Protests similar to the No Dams movement in Tasmania of the 70s and 80s are now emerging in Chile with lots of local opposition to the environmental destruction of Patagonia´s wild places. Google search ´Patagonia Sin Represas´ (Patagonia without Dams) for more info on the fight to save these wild rivers.

On the road I had many opportunities to observe and photograph some unique and magical Patagonian flora and fauna.
Green Gondwanan mosaic on alpine moorland at 400m. All three plants share a genus in Tasmania - Lycopodium or clubmoss, Nothofagus and Podocarpus or alpine creeping pine.

Guaitecas cypress or lahuan (Mapuche language) showing pine needles and scaly bark.

The alerce tree Fitzroya cupressioides or Patagonian cypress which grows in the Valdivian forests further north is a much larger and longer-living pine. It is the second oldest tree species in the world and one of the largest. Another Gondwanan relic whose ancient relative once grew in Tasmanian humid temperate forests (give or take 130 million years ago). Now only 15% of the original alerce forests are left. They have ben exploited for their durability and used extensively for the shingled houses seen from Chiloe Is. to the Aisen region. I will add some photos here of the shingled buildings in Aysen.

Chloraea alpina - a flamboyant orchid on the moorland above Rio Baker.

Dog orchid (`palomita´) Codonorchis lessonii - the floor of a lenga forest, beside our campsite, was carpeted with these orchids.


Ourisia poeppigii , growing in clumps on the edge of a waterfall. Ourisia is a trans-Pacific genus and one species is found in Tas and 14 in New Zealand.

Canquen colorado, or ashy-headed goose.

Crested ducks on Lago Verde

Campephilus magellanicus Carpintero gigante (Spanish) Male and female magellanic woodpeckers

Male carpintero with its red tufted crown brilliant in the sunlight.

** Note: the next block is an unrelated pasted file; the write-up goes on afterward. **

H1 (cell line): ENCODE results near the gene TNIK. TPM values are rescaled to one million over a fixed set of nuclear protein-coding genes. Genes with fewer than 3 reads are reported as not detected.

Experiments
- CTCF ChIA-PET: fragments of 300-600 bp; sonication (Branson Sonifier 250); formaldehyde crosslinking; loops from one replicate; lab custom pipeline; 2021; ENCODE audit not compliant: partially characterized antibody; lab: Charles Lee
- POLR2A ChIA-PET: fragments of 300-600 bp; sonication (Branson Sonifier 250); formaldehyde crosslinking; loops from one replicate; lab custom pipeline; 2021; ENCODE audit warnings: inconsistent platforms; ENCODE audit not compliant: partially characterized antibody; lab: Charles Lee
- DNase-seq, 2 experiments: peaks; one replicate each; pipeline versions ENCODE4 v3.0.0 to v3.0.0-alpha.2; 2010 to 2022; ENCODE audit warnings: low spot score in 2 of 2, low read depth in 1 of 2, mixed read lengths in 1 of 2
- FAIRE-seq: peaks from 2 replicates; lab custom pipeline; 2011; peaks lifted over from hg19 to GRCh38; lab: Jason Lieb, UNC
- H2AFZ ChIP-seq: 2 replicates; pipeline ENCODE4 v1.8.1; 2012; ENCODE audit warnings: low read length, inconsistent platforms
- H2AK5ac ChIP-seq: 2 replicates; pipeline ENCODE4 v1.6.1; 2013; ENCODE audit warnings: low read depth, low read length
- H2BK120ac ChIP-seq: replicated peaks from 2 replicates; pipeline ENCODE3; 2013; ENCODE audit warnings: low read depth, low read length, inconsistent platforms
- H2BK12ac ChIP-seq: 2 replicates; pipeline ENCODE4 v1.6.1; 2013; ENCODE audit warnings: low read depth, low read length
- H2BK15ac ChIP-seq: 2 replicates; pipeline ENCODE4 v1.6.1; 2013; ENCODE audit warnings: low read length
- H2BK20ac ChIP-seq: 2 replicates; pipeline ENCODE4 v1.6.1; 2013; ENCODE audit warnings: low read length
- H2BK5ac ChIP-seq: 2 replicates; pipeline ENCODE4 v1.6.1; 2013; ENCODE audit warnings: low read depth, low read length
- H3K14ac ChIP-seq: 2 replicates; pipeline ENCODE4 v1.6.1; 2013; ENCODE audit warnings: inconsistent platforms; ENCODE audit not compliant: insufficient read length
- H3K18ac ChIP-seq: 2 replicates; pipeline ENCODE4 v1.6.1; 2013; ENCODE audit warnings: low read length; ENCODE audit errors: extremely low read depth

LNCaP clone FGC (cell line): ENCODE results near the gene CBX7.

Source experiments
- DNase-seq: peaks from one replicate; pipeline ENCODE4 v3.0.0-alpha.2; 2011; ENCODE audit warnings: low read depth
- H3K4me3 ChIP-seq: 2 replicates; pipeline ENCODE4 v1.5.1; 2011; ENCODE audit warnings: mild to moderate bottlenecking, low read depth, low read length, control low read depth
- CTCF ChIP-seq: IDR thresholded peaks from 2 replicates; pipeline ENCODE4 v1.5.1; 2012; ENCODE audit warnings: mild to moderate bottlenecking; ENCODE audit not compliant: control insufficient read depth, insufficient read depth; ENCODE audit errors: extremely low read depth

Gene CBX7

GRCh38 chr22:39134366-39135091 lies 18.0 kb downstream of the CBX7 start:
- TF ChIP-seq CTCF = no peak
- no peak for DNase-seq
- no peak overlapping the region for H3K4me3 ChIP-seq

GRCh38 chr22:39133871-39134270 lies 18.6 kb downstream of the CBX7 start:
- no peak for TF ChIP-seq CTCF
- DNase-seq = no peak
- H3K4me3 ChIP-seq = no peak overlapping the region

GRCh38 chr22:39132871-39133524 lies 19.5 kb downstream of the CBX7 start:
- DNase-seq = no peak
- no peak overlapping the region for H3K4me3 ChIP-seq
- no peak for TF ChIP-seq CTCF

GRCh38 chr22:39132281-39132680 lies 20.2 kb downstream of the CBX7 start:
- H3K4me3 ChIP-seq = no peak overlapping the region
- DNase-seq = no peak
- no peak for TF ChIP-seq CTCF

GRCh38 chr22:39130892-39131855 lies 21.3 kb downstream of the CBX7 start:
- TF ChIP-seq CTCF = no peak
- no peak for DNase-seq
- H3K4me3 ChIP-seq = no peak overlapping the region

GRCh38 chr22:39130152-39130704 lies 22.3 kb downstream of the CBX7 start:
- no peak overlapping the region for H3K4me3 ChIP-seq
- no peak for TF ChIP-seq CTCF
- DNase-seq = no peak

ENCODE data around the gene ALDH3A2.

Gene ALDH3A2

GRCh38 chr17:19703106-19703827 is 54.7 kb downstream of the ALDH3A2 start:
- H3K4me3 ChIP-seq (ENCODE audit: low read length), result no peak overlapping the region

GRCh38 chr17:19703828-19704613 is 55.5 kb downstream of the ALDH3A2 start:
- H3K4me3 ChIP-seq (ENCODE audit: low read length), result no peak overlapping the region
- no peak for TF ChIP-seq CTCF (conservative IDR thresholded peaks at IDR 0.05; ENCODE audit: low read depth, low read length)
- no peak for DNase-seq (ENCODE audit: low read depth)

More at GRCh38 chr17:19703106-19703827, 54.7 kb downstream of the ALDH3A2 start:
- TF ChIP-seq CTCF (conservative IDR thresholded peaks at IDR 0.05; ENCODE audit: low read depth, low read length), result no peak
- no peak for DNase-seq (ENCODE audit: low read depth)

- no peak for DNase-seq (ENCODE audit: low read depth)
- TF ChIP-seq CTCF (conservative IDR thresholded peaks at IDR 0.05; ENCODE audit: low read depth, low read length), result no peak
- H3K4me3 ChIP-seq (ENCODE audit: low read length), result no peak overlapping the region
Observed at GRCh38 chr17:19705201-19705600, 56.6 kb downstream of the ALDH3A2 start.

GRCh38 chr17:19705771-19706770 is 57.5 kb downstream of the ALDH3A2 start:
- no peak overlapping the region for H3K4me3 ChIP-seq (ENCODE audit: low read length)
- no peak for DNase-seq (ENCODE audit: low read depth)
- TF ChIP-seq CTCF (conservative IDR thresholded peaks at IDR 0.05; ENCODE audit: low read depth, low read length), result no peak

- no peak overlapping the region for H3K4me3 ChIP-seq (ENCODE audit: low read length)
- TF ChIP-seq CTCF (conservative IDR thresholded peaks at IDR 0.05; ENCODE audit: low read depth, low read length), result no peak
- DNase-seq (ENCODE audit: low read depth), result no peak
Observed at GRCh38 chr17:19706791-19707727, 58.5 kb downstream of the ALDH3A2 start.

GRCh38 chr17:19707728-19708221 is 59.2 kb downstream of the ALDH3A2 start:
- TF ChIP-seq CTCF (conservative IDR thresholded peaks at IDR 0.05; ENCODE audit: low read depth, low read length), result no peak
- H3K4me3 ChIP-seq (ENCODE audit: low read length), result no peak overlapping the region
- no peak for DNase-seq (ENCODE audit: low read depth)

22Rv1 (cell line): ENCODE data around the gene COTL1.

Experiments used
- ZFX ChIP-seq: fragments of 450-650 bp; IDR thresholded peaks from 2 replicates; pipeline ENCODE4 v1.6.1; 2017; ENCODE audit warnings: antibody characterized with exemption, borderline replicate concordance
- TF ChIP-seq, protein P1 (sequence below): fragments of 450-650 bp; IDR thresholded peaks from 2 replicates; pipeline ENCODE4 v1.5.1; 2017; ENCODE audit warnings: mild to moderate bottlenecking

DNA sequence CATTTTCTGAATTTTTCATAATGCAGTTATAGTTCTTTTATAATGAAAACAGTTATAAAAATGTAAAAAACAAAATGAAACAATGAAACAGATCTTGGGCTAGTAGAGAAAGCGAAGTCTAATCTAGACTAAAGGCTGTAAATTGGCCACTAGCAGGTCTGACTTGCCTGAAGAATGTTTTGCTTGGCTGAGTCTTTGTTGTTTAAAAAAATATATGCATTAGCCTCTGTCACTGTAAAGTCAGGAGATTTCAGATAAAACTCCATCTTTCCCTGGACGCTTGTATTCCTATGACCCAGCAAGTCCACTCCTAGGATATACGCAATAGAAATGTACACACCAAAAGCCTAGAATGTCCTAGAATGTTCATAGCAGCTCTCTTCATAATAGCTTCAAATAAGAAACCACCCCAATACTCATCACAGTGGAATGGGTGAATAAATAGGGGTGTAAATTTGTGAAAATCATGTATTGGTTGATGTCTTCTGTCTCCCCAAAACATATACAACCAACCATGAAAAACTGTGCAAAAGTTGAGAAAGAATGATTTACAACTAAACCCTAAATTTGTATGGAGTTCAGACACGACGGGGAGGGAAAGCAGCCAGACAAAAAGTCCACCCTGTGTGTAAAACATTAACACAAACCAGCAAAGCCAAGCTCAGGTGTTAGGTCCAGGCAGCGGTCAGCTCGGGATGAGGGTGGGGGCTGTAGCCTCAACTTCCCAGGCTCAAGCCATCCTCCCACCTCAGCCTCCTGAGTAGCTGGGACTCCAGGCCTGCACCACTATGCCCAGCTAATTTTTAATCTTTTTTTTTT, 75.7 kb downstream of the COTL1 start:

Vultur gryphus Condor de Los Andes.

This condor, possibly a juvenile, was in a group of four and it circled and glided above us for 30 minutes, at one point only 5 metres from our heads.

Cisne de Cuello Negro or Black-necked swans on Lago Cisnes
Other birds seen along the way but didn´t get good enough photos - hummingbirds (picaflor gigante) feeding on fuchsia nectar, kingfishers (martin pescador) flying low and swift over raging rivers and lots of raucous bandurrias, or buff-necked ibis in the marshlands.

Just after we were entranced by the flight of the condor, a lone male huemul emerged from the scrub. This species of deer is as rare as the pudu (the miniature deer I saw in Quelat)- with a population of only 4-5000. It was a real pleasure to witness this animal so close. It seemed very tame and we watched it nonchalantly eating leaves of the notro (or firebush, the red Proteacea in the background). As a lone male he must have been an outcast and he appeared to be injured, old or sick. It has lost most of its winter coat and looks a bit ragged and under-dressed.

Judy on the road from Rio Bravo to Villa O´Higgins

The waterfalls on the final section of the road were spectacular, heavy from snowmelt and crashing, splashing down the precipitous slopes.

Lake Cisnes from our last campsite

Late evening on Lago Cisnes - clouds, peaks and ripples

Arrival in Villa O´Higgins at the end of La Carretera Austral.

1 comment: said...

AMAZING photos Pete. Thanks...Would love to see your video but the link in this email doesn't work, so will try from the blog instead...nah! no link there..please re send :o) NB: Can't you load the video in here??